HE IMPOSING TORRE del Mangia is a 289-foot tower rising over Siena's city hall. Below, the Piazza del Campo serves as the Tuscan town's market square, civic meeting place, and entertainment venue. Together they form the metaphor in the title of The Square and the Tower, the British historian Niall Ferguson's new book about networks, hierarchies, and how they have interacted throughout history.
How hierarchies operate is not a conceptual mystery. The emperors of Rome, the caliphs of Islam, the autocrats of the Kremlin, the armies of Napoleon and Eisenhower, the corporate managers of General Motors, the bosses of the Teamsters Union: In each case we see a Mr. Big at the top of the tower directing lieutenants, satraps, prefects, and legates, all the way down to the grunts at the bottom. Hierarchies arose at the beginning of human civilization, but the "zenith of hierarchically organized power," Ferguson writes, "was in fact the mid-20th century--the era of totalitarian regimes and total war."
Yet hierarchies do not rule perpetually without challenge. Ferguson argues that since 1446, three disruptive changes have made it increasingly easy for large numbers of people to interact and collaborate over time and space--that is, to network. The first was the printing press, whose output swept across 15th century Europe and then beyond. The next was the 19th century telegraph cable, which allowed messages to flow from London to Bombay in four minutes. (The telephone, the fiber optic cable, and the satellite download dramatically accelerated this revolution.) The third change is the instantaneous communication of the internet.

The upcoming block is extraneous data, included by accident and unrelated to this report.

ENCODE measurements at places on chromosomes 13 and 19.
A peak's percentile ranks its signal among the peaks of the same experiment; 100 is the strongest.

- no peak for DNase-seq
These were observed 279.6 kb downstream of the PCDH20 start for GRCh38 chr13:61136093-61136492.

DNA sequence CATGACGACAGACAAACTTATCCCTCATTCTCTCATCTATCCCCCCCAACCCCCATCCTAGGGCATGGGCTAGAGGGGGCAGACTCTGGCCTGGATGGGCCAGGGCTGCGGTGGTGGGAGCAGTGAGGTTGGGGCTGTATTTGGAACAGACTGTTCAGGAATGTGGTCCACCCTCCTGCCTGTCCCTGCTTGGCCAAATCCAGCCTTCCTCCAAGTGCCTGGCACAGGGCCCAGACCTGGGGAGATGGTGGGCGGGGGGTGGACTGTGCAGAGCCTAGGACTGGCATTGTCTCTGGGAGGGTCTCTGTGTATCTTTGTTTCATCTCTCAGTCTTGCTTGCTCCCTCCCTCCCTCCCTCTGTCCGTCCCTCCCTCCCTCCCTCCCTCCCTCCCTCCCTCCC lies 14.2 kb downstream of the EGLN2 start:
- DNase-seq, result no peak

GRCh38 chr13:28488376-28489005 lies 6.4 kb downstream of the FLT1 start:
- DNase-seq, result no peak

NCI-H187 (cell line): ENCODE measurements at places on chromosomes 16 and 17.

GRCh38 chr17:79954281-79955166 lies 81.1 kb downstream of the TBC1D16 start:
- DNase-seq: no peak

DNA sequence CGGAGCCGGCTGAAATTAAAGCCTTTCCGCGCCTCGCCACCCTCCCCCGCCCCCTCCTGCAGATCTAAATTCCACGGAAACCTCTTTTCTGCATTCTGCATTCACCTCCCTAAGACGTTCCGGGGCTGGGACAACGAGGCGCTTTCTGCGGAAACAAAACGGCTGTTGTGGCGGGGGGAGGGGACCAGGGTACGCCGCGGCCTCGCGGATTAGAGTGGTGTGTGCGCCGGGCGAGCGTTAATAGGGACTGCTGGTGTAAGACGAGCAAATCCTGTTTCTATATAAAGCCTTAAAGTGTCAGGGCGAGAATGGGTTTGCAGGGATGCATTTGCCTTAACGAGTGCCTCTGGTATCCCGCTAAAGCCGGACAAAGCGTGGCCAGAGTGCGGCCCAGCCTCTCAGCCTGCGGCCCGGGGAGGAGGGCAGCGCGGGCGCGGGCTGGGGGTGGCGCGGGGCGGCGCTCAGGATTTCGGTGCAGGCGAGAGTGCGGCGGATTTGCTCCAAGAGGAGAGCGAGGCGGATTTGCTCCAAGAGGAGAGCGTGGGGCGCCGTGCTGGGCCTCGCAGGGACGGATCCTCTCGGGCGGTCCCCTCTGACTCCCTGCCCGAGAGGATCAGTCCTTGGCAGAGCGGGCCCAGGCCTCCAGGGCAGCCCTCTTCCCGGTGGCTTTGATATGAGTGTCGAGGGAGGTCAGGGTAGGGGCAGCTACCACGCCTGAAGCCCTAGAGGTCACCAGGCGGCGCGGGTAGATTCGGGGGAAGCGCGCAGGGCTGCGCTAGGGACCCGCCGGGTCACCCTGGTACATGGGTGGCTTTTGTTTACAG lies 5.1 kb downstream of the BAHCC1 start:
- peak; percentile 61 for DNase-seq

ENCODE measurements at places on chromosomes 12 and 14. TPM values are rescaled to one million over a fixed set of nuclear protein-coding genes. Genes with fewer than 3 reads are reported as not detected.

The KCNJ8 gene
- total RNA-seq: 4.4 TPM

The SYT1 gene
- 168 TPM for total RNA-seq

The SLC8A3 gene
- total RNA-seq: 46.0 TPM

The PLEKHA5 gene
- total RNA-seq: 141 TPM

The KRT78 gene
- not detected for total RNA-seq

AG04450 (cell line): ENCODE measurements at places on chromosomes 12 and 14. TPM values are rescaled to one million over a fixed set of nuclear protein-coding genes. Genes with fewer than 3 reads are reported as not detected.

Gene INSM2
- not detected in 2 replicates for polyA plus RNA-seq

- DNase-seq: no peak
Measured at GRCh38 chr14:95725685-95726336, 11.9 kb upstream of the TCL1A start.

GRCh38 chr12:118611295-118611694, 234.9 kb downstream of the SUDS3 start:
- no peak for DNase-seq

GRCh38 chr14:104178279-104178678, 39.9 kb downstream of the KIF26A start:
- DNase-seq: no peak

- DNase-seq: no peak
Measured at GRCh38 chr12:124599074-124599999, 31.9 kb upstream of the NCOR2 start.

Networks are obscure, ephemeral, clandestine, acephalous, and potentially subversive, built around nodes connected by "edges" to other nodes in a manner that produces activity without centralized control. As in Ferguson's "square" metaphor, they are flat, dispersed, and operate beneath or apart from a tower-like superstructure. Moreover, networks can be part of other networks--and they can be created, manipulated, captured, and annihilated by hierarchies. The Russiagate scandal, for example, hinges on the idea that the leaders of the Russian hierarchy have supported and manipulated a network of largely autonomous cyber-trolls.
Ferguson produces several examples of hierarchies defeating challenges from networks. Take Lenin and Stalin's relentless crackdowns after the Bolshevik Revolution. Their regime shrilly denounced any...